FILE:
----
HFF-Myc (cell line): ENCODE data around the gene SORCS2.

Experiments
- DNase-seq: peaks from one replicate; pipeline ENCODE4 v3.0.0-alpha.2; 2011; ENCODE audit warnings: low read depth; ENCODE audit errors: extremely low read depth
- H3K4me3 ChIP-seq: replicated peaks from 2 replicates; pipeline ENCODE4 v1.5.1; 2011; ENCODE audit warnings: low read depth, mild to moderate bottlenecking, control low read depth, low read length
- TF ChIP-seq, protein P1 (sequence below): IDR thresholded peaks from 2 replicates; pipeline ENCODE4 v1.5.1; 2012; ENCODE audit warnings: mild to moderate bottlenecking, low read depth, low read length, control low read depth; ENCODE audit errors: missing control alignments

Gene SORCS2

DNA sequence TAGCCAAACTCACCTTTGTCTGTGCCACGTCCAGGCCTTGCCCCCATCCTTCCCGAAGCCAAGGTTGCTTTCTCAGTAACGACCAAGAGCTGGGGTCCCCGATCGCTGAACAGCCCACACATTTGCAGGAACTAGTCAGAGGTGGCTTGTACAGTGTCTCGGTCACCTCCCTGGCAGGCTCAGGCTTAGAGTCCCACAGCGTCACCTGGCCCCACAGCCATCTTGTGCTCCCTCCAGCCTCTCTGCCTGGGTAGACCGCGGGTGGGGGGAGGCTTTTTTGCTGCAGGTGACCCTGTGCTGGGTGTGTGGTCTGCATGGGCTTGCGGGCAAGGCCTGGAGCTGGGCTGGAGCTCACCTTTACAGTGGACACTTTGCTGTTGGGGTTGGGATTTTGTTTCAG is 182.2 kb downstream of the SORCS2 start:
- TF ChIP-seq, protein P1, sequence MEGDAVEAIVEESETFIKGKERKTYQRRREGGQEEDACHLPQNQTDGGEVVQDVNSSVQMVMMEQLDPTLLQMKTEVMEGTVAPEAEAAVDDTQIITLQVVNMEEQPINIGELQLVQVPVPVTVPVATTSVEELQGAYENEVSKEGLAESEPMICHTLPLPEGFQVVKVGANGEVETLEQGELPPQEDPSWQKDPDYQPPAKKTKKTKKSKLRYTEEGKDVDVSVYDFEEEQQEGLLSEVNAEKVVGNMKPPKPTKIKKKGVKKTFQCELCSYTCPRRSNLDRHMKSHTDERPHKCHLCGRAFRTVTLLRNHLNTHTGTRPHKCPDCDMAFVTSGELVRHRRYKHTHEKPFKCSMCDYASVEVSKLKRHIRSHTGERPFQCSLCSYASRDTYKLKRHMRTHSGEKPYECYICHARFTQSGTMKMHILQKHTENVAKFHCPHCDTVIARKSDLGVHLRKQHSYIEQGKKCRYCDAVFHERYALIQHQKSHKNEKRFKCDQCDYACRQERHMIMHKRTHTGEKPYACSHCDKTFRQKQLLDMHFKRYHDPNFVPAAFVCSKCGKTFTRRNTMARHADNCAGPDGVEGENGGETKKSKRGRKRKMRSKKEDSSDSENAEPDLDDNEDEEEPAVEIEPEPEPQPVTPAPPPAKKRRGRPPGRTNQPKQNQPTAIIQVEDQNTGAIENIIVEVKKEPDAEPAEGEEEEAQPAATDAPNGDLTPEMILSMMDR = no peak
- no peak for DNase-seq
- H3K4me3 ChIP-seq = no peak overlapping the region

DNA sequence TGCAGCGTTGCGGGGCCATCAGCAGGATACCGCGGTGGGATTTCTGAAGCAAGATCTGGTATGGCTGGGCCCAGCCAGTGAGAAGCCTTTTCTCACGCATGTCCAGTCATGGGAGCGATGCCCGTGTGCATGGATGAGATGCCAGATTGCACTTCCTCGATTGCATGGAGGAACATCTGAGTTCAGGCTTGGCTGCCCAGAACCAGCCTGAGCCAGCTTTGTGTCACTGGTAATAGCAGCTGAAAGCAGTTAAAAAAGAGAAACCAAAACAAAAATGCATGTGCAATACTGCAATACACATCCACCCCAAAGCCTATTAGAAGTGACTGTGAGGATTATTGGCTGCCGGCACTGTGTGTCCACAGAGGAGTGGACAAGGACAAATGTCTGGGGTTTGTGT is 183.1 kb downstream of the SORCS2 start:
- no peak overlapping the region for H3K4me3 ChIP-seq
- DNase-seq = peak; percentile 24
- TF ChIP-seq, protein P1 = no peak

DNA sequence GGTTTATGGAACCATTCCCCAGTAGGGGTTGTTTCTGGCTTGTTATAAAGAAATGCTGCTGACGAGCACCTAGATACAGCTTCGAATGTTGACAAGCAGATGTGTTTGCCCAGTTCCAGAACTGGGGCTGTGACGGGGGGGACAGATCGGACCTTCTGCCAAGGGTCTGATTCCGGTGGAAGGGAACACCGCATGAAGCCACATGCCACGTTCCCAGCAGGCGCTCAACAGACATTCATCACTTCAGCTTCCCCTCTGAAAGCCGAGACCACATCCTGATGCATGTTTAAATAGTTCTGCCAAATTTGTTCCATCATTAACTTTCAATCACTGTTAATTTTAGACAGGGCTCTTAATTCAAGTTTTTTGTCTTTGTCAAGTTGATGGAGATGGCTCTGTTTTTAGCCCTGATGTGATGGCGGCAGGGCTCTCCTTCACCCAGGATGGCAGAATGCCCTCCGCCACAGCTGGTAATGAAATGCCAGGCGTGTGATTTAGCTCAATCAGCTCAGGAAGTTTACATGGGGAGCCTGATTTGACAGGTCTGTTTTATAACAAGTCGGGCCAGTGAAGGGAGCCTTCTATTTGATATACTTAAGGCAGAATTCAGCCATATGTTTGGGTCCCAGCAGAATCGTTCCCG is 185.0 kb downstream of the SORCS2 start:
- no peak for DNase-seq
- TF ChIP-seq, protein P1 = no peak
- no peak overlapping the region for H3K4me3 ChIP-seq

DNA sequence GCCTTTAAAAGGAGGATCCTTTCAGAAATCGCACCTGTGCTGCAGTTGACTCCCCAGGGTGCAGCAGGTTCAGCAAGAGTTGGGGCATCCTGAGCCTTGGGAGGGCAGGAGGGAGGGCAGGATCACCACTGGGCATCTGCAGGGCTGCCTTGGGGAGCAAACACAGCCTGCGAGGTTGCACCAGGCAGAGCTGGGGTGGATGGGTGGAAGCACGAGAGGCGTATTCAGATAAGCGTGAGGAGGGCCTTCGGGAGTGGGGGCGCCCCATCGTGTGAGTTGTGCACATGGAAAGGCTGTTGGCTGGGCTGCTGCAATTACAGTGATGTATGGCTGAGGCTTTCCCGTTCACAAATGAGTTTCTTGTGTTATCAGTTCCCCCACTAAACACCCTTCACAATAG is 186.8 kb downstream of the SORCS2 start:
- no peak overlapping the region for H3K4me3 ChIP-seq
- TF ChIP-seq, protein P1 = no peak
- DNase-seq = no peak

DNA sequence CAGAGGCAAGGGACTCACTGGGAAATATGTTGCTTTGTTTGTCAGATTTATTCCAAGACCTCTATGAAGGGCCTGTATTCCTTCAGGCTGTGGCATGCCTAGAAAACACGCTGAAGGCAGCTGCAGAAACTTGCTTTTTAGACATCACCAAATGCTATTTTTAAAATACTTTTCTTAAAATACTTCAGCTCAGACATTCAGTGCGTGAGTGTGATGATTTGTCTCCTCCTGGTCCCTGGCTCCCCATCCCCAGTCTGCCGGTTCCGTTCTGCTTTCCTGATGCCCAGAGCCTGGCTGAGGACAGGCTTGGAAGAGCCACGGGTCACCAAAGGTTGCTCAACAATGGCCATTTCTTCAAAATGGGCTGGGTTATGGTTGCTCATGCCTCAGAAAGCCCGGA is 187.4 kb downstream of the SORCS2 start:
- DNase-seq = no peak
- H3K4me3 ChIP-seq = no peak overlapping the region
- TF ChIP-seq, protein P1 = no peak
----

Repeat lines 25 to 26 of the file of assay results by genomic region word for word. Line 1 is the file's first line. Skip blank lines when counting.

- H3K4me3 ChIP-seq = no peak overlapping the region
- TF ChIP-seq, protein P1 = no peak